They had declared it during the lockdown, but many thought it was a sailor’s promise and that, after the forced quarantine was over, they would forget the books. Instead, the Italians did not lie, they continued to read even after isolation. And to say this time are the numbers that emerged from a research by the Research Office of the Italian Publishers Association (IEA) on the basis of Nielsen and Ie data – Editorial Information, which examines the Italian publishing market from the beginning of 2020 until the first weeks of July.

The first interesting figure is that relating to the loss of turnover which drops to -11% compared to the -20% of 20 April. According to this survey, in fact, on 11 July, the book market in trade channels – i.e. bookstores, digital stores, large retailers – is worth 533 million euros, down 11% compared to 600 million in the same period of 2019. A data very encouraging which should also bode well for the economy of the whole country.

Let’s try to understand these numbers better. As of April 18, the cumulative loss for the year was 20%. But since mid-June the Italians have returned to buy in library and large retailers as they used to do before forced closings, while online purchases increased compared to 2019, thus allowing a first recovery of the shares lost in the previous months.

Even if it is a partial fact because it does not understand Amazon, the bookstores and online stores that are part of the circuit Arianna, an integrated system of communication and remote ordering services aimed at all operators in the world of books, after having recorded a negative peak of -70% in weekly sales between March and April, from mid-June they returned to sell approximately as much as the previous year, with a peak of + 2.5% in the week that ended on July 19th.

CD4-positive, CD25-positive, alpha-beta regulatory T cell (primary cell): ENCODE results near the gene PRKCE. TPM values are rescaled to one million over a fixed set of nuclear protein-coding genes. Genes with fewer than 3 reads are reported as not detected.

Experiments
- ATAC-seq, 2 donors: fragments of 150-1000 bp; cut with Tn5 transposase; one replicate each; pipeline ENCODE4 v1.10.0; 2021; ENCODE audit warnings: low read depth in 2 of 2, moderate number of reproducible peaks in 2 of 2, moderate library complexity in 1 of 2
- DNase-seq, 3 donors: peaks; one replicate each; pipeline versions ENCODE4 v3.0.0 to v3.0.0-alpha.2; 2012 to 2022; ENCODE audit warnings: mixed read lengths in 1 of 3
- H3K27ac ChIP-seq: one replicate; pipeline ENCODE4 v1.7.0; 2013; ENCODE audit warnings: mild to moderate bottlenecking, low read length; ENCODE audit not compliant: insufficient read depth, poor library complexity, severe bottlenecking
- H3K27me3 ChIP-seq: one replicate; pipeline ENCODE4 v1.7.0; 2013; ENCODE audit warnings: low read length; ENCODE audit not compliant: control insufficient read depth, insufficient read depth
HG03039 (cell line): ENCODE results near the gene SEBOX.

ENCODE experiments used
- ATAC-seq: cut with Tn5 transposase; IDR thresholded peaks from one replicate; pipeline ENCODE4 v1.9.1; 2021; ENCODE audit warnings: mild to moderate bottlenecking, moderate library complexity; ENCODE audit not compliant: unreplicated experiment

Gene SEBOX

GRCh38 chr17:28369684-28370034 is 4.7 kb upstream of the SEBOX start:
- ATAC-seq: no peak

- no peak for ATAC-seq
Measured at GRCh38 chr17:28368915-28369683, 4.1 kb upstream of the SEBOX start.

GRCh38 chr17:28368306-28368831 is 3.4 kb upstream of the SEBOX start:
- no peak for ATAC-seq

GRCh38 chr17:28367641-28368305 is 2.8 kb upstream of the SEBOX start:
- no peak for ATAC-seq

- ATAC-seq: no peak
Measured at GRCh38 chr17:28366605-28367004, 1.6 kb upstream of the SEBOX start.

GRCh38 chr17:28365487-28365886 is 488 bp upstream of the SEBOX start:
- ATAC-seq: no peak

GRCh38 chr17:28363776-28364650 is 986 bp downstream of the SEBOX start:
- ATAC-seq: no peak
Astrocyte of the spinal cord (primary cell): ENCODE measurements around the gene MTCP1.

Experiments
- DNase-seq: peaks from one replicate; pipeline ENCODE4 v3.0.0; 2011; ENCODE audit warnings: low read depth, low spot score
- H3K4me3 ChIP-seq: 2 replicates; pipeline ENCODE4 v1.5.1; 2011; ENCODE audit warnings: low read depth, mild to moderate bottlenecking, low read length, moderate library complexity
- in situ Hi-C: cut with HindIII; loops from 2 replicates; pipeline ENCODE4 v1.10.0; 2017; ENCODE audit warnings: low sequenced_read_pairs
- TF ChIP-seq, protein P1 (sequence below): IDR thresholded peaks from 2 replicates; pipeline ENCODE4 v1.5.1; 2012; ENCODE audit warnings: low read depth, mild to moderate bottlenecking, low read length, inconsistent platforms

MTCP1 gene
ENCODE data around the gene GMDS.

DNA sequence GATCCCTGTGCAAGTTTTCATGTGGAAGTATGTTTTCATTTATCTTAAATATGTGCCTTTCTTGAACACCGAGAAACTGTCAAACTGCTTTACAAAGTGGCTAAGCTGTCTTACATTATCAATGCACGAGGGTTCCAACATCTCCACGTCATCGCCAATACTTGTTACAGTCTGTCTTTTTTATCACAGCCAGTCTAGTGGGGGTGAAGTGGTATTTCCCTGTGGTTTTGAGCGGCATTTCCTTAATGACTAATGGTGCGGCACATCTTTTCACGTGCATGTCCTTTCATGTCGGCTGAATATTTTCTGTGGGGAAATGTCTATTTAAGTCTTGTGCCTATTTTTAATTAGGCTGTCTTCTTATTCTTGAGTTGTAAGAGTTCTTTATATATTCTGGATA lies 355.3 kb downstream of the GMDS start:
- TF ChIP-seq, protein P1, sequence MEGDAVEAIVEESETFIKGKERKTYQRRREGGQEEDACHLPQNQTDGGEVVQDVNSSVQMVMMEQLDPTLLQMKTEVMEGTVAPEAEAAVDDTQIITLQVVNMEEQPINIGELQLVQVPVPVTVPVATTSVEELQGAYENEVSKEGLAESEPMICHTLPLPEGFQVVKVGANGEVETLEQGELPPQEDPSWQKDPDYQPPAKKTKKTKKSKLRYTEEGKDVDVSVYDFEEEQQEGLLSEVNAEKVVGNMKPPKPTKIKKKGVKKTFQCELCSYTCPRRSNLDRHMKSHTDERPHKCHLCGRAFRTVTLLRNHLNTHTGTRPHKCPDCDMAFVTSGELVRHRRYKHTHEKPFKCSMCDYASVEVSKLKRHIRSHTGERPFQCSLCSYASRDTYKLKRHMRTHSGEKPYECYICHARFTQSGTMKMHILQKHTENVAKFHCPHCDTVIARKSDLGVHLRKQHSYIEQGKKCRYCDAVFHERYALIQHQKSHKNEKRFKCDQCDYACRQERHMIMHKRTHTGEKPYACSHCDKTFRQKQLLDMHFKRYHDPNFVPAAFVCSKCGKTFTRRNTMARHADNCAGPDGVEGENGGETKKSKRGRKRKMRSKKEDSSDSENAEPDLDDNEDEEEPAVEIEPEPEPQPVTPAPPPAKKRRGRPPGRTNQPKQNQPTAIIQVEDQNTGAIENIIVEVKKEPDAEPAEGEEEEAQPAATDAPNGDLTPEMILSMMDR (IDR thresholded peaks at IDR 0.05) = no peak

And if you could add Amazon’s punctual week-by-week data, the numbers could be surprising. Unfortunately, they point out in IEA, it is not possible; in any case the result of the last month would be clearly positive.

The return of readers to physical channels emerges well from the numbers. In fact, on 11 July, sales in bookstores and large retailers recover market share compared to April 18, going from 52% to 56%, while online stores drop from 48% to 44%. In 2019 in the same period, bookshops and large retailers they represented 70% and online stores 30%.

The analysis of these data also says that the e-book continue to grow, although the data is not accurate because Amazon has its mouth sewn on sales. We have certainly understood that readers have learned to appreciate the comfort of online purchase in both paper and digital versions. But we also saw that the bookstores that managed to provide a service during the forced shutdown continued to sell.

What will happen in the coming months? The lockdown has it accelerated a process of strengthening online channels or, on the contrary, do readers wish to return to the relationship with the trusted bookseller?
I personally hope that anyone who has discovered the pleasure of reading continue to enjoy it, for many years I try to spread the love for books and I don’t care if they are e-books or paper. I also hope that coronavirus can be the push for a good one reflection on the publishing sector and, perhaps, for some changes before it is too late.

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